Makerbot’s owner has just made 3D printing a lot more interesting, as its latest product not only prints in color, but also uses different materials of different textures, thus making separate print runs and painting completely unnecessary.
3D printing has come a long way since it became mainstream a couple of years ago. Since initially the only materials that could be used were threads of polymers, someone must have gotten really frustrated at some point and decided to diversify things just a little bit. Nowadays, bio-printing and even 3D printing using liquid metals is possible, not to mention that there’s the possibility of adding a touch of color to the 3D printed creations. Stratasys, a company that became really popular after buying MakerBot last year, as well as Israeli multi-material specialist Objet back in April 2012, has launched Objet500 Connex3 Color Mutli-material 3D Printer, a triple-jetting device that’s meant to save manufacturers and designers a lot of time. As Stratasys marketing manager Bruce Bradshaw stated in an interview with the BBC, “This will help industrial designers reduce the time it takes to bring prototypes to market by 50%.”
When it comes to the colors produced by this 3D printer, the Objet500 Connex3 isn’t much different from its inkjet counterparts. Even though only 3 colors are used by the device, respectively cyan, magenta and yellow, the combinations between these are countless. In terms of materials, Objet500 Connex3 works with rubber and plastic, and can mix them in different proportions, thus creating products of various flexibility and rigidity, transparency and opacity.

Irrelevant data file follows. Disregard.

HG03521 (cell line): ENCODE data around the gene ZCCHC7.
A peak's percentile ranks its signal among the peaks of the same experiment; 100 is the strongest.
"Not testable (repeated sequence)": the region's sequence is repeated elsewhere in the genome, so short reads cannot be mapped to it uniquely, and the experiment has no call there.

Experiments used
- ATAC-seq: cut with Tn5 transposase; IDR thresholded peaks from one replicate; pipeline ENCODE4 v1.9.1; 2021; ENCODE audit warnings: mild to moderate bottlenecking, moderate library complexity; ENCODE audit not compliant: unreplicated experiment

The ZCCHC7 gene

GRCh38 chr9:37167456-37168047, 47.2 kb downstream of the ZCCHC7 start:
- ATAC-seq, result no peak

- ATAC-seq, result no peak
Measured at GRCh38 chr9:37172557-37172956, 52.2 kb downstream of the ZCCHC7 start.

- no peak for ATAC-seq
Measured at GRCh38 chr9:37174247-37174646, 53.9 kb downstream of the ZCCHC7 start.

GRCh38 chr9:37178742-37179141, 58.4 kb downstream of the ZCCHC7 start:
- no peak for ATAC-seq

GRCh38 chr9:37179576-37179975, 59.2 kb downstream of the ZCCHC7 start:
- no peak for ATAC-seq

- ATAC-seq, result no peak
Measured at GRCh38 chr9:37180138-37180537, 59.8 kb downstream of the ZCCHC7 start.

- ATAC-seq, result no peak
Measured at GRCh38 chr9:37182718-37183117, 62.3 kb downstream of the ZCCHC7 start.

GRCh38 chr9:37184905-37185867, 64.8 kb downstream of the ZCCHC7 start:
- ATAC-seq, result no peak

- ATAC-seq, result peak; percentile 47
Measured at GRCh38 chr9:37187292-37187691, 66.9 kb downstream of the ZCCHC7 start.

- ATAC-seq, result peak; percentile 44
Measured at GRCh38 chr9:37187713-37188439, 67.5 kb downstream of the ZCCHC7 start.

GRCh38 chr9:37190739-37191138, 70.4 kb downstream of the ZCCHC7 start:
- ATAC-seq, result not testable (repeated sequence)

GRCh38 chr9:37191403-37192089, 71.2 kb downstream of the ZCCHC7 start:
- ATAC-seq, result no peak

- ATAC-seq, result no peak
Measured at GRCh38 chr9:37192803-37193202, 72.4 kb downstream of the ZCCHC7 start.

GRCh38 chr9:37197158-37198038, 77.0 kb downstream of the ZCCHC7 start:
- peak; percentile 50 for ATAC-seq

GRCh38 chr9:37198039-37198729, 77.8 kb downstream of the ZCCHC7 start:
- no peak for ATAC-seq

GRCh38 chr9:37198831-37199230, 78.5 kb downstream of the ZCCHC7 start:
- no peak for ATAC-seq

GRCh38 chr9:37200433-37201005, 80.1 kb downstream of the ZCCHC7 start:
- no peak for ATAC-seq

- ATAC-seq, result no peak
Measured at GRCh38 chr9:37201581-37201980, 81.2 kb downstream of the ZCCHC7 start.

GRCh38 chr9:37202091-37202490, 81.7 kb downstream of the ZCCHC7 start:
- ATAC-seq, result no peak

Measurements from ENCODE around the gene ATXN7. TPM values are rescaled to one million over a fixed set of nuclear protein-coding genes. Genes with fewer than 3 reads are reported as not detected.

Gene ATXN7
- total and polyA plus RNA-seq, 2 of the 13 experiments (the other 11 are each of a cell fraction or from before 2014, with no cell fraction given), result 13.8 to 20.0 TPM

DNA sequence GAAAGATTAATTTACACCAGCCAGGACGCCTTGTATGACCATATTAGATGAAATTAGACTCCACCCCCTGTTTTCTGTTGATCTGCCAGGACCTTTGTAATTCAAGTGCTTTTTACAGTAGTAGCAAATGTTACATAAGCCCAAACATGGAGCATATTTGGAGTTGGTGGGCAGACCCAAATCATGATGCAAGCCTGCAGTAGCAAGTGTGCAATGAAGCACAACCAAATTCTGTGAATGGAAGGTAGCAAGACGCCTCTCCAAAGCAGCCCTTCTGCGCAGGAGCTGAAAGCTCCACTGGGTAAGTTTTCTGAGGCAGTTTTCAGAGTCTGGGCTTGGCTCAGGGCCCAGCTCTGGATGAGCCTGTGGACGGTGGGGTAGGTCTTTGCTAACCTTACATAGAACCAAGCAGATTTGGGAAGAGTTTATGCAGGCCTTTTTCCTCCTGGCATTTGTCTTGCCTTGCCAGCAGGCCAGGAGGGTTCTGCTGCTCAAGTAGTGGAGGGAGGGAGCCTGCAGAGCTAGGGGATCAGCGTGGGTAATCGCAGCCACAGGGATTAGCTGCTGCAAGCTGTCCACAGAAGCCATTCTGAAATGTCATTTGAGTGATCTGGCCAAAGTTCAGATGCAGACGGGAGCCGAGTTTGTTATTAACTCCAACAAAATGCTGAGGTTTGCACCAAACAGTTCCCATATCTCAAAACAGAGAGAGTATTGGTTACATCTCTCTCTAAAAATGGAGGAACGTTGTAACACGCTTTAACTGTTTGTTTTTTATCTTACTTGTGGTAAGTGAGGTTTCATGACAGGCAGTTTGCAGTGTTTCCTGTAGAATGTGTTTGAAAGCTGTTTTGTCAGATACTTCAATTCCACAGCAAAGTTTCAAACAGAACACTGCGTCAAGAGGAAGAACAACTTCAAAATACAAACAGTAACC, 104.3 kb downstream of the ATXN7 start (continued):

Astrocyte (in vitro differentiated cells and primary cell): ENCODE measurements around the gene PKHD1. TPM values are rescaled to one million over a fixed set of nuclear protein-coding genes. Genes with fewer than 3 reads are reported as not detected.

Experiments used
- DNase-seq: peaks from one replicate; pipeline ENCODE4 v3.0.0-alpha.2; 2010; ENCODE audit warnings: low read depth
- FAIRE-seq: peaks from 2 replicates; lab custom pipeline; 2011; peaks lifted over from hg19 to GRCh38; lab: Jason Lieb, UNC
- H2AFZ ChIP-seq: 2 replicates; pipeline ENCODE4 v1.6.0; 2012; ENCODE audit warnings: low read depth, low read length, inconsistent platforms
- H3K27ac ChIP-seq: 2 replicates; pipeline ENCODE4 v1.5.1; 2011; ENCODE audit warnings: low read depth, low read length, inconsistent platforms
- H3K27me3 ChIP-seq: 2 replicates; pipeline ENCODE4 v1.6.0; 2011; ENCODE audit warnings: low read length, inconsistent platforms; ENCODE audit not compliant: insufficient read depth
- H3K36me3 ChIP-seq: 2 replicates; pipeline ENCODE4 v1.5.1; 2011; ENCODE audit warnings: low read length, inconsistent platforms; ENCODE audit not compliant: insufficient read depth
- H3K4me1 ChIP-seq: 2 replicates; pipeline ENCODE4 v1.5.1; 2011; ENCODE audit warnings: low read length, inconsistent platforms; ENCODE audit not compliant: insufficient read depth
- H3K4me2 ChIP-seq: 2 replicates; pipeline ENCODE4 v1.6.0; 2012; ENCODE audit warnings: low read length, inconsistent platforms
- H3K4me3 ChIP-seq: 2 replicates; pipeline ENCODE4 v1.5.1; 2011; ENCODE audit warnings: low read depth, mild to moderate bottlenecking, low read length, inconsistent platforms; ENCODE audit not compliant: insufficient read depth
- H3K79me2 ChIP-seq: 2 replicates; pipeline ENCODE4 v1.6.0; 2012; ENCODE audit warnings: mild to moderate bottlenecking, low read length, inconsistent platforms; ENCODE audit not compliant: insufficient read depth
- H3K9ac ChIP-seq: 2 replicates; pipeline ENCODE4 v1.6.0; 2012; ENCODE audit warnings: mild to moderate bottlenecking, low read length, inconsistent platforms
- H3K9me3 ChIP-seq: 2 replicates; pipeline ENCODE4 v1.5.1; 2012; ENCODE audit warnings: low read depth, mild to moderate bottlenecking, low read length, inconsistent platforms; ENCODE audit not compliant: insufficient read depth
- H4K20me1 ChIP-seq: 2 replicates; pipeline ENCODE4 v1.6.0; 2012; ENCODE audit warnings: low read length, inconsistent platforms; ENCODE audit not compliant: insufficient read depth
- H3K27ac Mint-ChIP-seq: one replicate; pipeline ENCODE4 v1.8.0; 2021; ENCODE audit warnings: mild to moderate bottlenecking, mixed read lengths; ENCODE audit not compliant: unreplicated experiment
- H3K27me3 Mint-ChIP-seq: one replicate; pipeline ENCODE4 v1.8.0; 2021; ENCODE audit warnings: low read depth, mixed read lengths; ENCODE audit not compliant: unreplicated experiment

Convenience rarely comes cheap, so if you are a designer or a manufacturer who thinks that the Objet500 Connex3 Color Mutli-material 3D Printer could help your business, prepare to shell out $330,000.
Duncan Wood, publisher of specialist 3D printing magazine TCT, admitted that “This is groundbreaking stuff. Being able to produce single products incorporating materials of different rigidity and color has been the holy grail of 3D printing to date. This is industrial-grade technology that will afford designers a level of creativity they’ve never had before.”
There’s no denying that, but is the world ready for such expensive high-end 3D printers? The technology is still relatively new, so all that R&D needs to be paid out somehow, but the price still feels incredibly steep.
If you liked this post, please check 3D printing with liquid metals and the 3D printed organs that will be made by Organovo in 2014.